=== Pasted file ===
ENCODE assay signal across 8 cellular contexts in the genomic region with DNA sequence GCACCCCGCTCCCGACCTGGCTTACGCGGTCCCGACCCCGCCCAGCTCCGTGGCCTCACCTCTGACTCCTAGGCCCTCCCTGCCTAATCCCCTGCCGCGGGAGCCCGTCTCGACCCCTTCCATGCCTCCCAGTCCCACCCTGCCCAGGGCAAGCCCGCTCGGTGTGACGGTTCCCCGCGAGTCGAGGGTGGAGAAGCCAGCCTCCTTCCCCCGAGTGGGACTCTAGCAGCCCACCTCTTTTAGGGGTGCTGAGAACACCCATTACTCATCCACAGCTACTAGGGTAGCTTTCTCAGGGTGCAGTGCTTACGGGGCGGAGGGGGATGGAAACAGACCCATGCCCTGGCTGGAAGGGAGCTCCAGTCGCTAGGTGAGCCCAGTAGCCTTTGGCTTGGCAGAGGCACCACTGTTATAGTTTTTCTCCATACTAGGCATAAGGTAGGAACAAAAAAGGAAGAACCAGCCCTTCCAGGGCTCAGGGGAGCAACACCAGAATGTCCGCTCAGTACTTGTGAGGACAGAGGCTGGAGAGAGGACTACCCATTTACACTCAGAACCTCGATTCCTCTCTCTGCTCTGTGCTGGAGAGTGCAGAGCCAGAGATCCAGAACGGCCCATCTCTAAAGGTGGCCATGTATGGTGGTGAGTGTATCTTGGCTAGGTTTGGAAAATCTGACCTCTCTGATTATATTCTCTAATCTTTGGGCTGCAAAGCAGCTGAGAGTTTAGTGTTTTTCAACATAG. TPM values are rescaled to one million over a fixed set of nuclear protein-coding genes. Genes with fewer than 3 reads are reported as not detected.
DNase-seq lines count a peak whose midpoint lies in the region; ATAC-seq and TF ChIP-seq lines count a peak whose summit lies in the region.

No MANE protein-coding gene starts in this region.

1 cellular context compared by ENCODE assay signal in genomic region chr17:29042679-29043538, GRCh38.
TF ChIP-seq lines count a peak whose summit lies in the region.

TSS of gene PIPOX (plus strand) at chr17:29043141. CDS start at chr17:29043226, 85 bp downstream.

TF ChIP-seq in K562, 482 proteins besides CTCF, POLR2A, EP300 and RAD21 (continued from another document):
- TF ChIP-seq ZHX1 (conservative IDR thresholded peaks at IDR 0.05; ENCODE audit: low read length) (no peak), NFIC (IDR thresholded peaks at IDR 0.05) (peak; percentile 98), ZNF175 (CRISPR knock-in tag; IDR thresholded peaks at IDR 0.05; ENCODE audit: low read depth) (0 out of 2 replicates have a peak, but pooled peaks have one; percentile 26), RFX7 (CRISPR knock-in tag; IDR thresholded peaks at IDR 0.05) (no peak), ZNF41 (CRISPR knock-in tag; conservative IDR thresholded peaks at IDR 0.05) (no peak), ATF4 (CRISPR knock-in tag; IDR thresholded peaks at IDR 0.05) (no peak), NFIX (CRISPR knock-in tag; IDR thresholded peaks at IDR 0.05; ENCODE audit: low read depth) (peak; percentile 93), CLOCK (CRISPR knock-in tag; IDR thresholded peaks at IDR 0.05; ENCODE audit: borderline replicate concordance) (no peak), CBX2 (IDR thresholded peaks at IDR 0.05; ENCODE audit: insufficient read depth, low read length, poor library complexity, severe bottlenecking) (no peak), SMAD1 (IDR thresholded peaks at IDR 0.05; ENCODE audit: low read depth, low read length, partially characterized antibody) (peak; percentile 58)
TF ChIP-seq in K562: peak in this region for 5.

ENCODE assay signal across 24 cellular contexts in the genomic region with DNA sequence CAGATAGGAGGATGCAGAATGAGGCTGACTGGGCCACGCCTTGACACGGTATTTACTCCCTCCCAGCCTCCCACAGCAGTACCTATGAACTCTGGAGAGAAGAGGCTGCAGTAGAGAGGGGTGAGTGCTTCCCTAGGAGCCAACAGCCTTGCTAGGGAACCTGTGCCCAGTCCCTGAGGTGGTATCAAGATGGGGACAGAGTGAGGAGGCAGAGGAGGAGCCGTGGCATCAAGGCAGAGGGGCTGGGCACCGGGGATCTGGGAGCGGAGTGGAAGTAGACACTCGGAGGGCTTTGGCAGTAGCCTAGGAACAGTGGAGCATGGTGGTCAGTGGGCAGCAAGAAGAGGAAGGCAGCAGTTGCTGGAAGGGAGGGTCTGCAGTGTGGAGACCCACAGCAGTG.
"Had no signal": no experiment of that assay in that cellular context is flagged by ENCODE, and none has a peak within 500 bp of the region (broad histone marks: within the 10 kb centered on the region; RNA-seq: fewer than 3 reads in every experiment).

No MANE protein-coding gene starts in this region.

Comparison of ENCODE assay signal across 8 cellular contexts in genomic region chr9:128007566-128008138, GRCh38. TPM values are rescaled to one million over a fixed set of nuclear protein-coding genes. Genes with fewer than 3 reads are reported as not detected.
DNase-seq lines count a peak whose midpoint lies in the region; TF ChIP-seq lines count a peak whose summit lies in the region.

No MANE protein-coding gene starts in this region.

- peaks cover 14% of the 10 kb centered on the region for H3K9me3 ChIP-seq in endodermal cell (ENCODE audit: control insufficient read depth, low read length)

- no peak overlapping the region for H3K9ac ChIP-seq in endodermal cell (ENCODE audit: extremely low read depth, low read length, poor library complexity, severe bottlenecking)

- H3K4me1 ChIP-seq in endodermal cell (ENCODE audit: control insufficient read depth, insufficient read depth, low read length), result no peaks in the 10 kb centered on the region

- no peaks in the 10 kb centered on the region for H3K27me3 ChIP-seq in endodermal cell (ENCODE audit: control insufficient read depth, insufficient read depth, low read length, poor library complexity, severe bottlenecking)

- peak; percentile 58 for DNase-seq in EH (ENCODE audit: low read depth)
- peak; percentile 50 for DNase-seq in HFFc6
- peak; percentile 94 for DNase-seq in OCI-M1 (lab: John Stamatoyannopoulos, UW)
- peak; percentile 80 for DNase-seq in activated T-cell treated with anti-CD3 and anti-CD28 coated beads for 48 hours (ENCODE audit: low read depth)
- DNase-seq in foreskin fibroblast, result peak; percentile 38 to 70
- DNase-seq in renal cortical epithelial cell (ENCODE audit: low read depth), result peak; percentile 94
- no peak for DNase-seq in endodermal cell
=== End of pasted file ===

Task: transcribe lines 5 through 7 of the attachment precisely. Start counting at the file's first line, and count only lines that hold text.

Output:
TF ChIP-seq lines count a peak whose summit lies in the region.

TSS of gene PIPOX (plus strand) at chr17:29043141. CDS start at chr17:29043226, 85 bp downstream.

TF ChIP-seq in K562, 482 proteins besides CTCF, POLR2A, EP300 and RAD21 (continued from another document):